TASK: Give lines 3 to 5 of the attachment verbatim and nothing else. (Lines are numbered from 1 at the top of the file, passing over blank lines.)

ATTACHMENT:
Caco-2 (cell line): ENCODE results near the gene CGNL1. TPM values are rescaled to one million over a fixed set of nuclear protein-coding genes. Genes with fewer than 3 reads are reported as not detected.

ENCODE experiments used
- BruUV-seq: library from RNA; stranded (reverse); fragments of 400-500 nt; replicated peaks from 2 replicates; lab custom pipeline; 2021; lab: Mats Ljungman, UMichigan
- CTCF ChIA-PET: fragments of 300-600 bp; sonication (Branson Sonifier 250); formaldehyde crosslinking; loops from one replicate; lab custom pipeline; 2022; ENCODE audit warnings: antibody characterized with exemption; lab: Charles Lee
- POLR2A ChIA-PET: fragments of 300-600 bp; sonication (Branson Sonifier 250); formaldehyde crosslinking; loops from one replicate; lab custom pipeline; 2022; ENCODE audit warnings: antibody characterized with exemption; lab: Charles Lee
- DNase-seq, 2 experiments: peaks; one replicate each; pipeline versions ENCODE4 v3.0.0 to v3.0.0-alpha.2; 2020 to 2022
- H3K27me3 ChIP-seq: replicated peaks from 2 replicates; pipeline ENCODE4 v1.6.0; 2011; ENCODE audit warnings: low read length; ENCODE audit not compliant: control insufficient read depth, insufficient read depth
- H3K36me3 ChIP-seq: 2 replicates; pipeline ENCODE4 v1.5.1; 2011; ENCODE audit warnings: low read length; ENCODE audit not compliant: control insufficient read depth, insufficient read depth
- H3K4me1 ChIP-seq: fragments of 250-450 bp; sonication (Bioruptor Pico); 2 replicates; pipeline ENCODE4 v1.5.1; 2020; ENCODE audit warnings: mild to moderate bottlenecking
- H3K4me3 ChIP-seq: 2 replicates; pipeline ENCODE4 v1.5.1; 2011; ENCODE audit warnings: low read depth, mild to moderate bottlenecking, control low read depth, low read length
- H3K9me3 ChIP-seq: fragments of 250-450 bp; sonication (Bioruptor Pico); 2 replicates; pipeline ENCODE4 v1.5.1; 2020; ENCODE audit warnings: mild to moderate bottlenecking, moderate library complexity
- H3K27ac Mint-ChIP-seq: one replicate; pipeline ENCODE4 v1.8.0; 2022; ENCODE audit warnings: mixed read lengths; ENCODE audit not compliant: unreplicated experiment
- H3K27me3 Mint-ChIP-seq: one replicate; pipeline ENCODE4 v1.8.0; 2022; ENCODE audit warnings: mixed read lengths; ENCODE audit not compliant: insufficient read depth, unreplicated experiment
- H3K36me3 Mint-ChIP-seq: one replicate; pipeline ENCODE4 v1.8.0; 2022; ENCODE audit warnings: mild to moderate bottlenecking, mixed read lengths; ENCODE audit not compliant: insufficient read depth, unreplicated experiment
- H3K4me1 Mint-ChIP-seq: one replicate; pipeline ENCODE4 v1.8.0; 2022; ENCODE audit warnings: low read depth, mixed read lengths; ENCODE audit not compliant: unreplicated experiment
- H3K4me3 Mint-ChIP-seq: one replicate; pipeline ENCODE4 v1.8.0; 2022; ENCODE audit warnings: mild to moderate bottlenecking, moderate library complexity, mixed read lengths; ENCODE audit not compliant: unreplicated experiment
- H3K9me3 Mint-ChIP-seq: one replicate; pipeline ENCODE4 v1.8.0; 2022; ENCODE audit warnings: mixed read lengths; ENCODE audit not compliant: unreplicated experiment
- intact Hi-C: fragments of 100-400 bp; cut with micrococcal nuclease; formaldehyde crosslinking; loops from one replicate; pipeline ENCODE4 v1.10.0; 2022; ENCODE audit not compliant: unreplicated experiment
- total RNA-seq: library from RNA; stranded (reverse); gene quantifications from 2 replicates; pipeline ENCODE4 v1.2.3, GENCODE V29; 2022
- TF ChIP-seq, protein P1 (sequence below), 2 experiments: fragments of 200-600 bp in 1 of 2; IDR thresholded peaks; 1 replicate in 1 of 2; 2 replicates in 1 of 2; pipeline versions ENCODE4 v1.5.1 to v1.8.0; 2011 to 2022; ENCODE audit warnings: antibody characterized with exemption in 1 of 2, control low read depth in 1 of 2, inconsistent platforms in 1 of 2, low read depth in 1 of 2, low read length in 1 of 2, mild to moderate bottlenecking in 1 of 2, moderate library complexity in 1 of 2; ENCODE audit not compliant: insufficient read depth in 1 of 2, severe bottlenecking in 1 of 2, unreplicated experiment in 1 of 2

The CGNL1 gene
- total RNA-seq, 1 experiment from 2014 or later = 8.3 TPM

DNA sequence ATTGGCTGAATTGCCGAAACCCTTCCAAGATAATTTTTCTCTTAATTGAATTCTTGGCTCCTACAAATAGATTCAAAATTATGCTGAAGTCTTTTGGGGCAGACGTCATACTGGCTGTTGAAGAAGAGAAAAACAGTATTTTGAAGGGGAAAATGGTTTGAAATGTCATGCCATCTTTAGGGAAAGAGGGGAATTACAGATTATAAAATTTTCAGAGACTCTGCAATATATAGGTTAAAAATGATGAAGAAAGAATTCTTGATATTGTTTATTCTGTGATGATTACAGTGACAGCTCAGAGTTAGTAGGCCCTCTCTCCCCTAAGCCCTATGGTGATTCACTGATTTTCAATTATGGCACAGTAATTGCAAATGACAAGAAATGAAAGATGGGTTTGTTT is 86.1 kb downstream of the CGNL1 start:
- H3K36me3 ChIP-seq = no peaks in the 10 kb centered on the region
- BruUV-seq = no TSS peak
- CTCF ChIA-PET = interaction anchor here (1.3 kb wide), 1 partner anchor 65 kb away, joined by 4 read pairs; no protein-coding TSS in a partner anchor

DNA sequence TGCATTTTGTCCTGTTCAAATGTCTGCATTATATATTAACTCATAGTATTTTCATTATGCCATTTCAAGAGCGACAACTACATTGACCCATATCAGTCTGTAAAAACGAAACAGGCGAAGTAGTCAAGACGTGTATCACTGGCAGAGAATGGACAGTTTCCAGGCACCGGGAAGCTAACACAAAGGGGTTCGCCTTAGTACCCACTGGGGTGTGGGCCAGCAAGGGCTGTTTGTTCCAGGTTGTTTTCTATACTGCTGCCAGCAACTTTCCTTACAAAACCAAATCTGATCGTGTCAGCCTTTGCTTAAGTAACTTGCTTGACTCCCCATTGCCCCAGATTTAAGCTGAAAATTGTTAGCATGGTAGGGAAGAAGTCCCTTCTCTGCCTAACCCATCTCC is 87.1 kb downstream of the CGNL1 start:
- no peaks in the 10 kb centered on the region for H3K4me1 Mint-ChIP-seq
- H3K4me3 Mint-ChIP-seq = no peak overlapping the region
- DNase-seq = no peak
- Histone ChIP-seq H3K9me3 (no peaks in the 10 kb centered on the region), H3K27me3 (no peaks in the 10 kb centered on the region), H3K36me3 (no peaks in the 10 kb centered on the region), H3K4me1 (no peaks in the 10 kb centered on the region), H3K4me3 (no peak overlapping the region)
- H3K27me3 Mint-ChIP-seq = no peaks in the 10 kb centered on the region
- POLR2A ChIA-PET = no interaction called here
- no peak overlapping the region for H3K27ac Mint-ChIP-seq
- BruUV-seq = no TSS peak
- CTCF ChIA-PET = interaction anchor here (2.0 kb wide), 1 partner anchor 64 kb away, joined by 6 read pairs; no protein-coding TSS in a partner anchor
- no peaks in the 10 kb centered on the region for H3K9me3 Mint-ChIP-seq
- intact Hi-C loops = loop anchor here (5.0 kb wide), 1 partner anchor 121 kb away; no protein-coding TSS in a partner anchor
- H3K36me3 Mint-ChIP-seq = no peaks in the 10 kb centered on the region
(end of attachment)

- BruUV-seq: library from RNA; stranded (reverse); fragments of 400-500 nt; replicated peaks from 2 replicates; lab custom pipeline; 2021; lab: Mats Ljungman, UMichigan
- CTCF ChIA-PET: fragments of 300-600 bp; sonication (Branson Sonifier 250); formaldehyde crosslinking; loops from one replicate; lab custom pipeline; 2022; ENCODE audit warnings: antibody characterized with exemption; lab: Charles Lee
- POLR2A ChIA-PET: fragments of 300-600 bp; sonication (Branson Sonifier 250); formaldehyde crosslinking; loops from one replicate; lab custom pipeline; 2022; ENCODE audit warnings: antibody characterized with exemption; lab: Charles Lee